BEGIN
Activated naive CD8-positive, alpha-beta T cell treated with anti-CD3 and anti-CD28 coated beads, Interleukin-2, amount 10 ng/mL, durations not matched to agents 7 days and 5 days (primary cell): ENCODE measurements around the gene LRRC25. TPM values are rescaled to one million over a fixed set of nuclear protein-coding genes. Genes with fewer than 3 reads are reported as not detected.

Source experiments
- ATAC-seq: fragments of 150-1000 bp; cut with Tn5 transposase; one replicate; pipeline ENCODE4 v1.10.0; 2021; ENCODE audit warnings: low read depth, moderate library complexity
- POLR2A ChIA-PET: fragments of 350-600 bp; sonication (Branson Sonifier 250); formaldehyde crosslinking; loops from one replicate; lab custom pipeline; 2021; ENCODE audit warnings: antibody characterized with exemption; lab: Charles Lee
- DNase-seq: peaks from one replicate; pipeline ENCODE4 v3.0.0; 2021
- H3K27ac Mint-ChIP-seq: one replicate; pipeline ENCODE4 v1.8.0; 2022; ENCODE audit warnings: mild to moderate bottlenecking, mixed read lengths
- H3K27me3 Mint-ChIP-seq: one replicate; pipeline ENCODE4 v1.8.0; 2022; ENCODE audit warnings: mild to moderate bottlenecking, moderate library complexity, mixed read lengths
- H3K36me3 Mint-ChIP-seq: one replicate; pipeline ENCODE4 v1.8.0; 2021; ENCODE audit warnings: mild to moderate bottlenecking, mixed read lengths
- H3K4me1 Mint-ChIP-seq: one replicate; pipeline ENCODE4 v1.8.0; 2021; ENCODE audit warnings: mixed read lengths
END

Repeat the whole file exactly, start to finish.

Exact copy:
Activated naive CD8-positive, alpha-beta T cell treated with anti-CD3 and anti-CD28 coated beads, Interleukin-2, amount 10 ng/mL, durations not matched to agents 7 days and 5 days (primary cell): ENCODE measurements around the gene LRRC25. TPM values are rescaled to one million over a fixed set of nuclear protein-coding genes. Genes with fewer than 3 reads are reported as not detected.

Source experiments
- ATAC-seq: fragments of 150-1000 bp; cut with Tn5 transposase; one replicate; pipeline ENCODE4 v1.10.0; 2021; ENCODE audit warnings: low read depth, moderate library complexity
- POLR2A ChIA-PET: fragments of 350-600 bp; sonication (Branson Sonifier 250); formaldehyde crosslinking; loops from one replicate; lab custom pipeline; 2021; ENCODE audit warnings: antibody characterized with exemption; lab: Charles Lee
- DNase-seq: peaks from one replicate; pipeline ENCODE4 v3.0.0; 2021
- H3K27ac Mint-ChIP-seq: one replicate; pipeline ENCODE4 v1.8.0; 2022; ENCODE audit warnings: mild to moderate bottlenecking, mixed read lengths
- H3K27me3 Mint-ChIP-seq: one replicate; pipeline ENCODE4 v1.8.0; 2022; ENCODE audit warnings: mild to moderate bottlenecking, moderate library complexity, mixed read lengths
- H3K36me3 Mint-ChIP-seq: one replicate; pipeline ENCODE4 v1.8.0; 2021; ENCODE audit warnings: mild to moderate bottlenecking, mixed read lengths
- H3K4me1 Mint-ChIP-seq: one replicate; pipeline ENCODE4 v1.8.0; 2021; ENCODE audit warnings: mixed read lengths